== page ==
Amulets of Victory, Prosperity and Peace: Representations of Dance in Late Antique Egypt

Thursday May 28, 2020                  By: Dr. Engy Hanna

One day, towards the end of the first century AD and the beginning of the second century AD, thousands of Alexandrians crowded into one of the city’s big theatres. A young man announced the arrival of the famous Greek philosopher and historian Dio Chrysostum, who came to deliver his historic speech, for an hour and a half. Chrysostum criticized the people of the noisy city of Alexandria and their passion for dance and contests, since these shows sometimes led to violence and chaos. In his speech, he mentioned how popular were the dancers and the performers in the Roman theatre and hippodrome. He even quoted the Roman poet Juvenal – describing the passion of Alexandrians for horse-riding, dance and other theatrical arts – calling them “…a folk to whom you need only throw plenty of bread and a ticket to the hippodrome…”

83042054_2779970902097339_5316386204902490112_nUntil the sixth century AD, inhabitants of large cities in Late Antique Egypt were known for their passion for dance and performing arts, as attested in many textual sources from different contexts. Major cities and big towns like Antinoopolis (the modern village of Al-Sheikh Ebada in Minya) and Oxyrhynchus (the modern village of al-Bahnasa), housed many theatres and hippodromes. The scenes of dance, festivals, musicians, tragic pantomime dance, and comic mime shows were common sights in the daily life of urban populations. These scenes were living icons that inspired poets, painters, weavers and sculptors.

This passion for performing arts was reflected in visual arts in Late Antiquity (from the third to the seventh century AD). This does not simply reflect the passion of both men and women for dance shows. Rather, the visual representations of dance embedded further underlying social connotations. Following are some messages conveyed through there representations:

Dancers: The Amulets of Victory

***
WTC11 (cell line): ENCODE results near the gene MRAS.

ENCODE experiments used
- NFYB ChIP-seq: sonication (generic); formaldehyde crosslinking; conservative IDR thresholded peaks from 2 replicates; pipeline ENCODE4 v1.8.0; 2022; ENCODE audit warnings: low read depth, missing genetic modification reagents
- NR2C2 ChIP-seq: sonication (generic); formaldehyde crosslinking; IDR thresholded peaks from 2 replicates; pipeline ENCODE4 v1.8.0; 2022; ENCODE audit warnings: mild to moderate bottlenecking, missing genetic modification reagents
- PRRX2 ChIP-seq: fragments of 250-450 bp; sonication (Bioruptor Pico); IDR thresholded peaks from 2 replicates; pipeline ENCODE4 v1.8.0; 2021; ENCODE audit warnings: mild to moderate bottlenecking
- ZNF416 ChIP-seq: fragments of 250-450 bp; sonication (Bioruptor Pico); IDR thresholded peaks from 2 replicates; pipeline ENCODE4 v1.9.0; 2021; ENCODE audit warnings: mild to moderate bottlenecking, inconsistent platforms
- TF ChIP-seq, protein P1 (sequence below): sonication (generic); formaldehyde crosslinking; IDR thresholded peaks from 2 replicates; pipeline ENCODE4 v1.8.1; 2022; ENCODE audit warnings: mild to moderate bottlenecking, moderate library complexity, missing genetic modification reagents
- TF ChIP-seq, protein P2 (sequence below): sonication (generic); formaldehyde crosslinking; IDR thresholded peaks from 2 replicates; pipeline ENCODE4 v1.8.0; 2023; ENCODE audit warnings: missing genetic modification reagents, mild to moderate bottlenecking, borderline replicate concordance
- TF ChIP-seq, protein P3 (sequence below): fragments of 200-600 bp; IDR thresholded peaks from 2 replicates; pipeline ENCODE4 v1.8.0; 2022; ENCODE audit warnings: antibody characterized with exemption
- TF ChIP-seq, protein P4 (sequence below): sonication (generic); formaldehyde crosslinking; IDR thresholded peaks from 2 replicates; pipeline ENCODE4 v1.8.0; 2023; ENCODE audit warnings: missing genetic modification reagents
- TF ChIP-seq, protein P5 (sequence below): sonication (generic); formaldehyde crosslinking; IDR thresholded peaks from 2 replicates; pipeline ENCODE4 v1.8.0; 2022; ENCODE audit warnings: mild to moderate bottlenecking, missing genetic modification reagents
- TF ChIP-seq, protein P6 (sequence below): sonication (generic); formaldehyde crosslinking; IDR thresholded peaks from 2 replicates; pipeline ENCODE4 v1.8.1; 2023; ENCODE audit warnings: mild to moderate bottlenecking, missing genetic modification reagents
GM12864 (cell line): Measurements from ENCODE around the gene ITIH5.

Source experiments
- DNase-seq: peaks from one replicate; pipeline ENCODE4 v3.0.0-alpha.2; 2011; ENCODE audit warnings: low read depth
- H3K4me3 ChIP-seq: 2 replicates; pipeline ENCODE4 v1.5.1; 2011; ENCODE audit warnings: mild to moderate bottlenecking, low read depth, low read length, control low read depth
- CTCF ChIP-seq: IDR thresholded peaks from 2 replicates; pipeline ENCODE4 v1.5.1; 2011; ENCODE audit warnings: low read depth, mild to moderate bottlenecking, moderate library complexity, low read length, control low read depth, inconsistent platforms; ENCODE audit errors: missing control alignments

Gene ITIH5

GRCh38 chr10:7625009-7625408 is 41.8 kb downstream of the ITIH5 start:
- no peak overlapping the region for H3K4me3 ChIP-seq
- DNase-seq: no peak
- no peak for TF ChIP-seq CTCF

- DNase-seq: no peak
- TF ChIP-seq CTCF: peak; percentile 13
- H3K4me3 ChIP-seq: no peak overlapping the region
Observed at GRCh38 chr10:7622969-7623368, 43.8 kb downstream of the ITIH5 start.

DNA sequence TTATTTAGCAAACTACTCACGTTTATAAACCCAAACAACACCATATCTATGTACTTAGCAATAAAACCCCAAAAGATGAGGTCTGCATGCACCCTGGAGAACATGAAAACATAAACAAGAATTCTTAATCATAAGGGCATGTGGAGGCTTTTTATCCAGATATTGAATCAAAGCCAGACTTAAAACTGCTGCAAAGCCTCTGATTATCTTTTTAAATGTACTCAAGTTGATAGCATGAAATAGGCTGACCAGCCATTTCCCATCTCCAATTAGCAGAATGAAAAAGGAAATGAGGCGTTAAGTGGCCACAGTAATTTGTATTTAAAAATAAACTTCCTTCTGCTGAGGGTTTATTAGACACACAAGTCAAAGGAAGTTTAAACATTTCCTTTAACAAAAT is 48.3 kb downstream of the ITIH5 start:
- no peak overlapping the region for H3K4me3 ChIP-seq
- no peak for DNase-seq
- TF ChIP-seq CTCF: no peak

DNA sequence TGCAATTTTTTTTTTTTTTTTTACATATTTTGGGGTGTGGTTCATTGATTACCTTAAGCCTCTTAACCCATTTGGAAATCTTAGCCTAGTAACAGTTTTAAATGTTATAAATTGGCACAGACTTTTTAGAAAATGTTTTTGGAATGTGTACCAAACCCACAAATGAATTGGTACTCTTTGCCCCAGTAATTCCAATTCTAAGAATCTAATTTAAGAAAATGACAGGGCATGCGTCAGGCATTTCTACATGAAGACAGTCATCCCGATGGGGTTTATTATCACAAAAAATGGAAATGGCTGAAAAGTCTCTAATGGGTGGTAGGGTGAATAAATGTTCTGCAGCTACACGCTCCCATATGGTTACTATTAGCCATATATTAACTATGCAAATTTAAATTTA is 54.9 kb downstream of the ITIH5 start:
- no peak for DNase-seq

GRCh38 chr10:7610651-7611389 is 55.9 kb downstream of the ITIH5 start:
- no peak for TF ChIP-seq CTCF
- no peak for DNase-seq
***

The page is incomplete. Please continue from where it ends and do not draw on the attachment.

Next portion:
fig 1

In official celebrations, the competition among dancers ignited the enthusiasm of theatre audiences. Circus groups, which undertook the task of organizing the official festivals and theatre shows, organized dance contests for dancers all over the empire. Professional female dancers joined one of four dance factions: the Blues, Greens, Reds or Whites. They were supported by fans, who filled the air in theatre arenas with cheers, shouts and applause. It even seems that fans had representations of their favorite dancers on their personal belongings. This is suggested by a Coptic ivory comb (fig.1), which was excavated from Antinoopolis and is now preserved in the Louvre. The comb is carved in magnificent open work technique with a theatrical scene showing a female mime dancer called Helladia and two other performers. The comb is engraved with an invocation, in which the owner of the comb expresses his/her wish of good fortune for Helladia and her faction, the Blues.

(figs. 2,3)

The enthusiasm of dancers’ supporters all over the empire went even further. Fans appealed to black magic to harm their rivals. Someone put a spell on a dancer from the blue group to lose, requesting the demonic powers to tie the dancer’s neck, hands and feet and to silence the choir and the voices of his fans. Thus, the image of dancers was associated in the minds of the audience with victory and passion. Perhaps for this reason, some Coptic furniture pieces, wall hangings, clothes, and jewellery are decorated with images of dancers wearing victory medallions (figs. 2,3), which were bestowed by emperors and Roman leaders upon victorious dancers. For this reason, dancers were understandably perceived as personifications of the wishes of victory and good fortune.

Dancers: Signs of Good Life
fig 4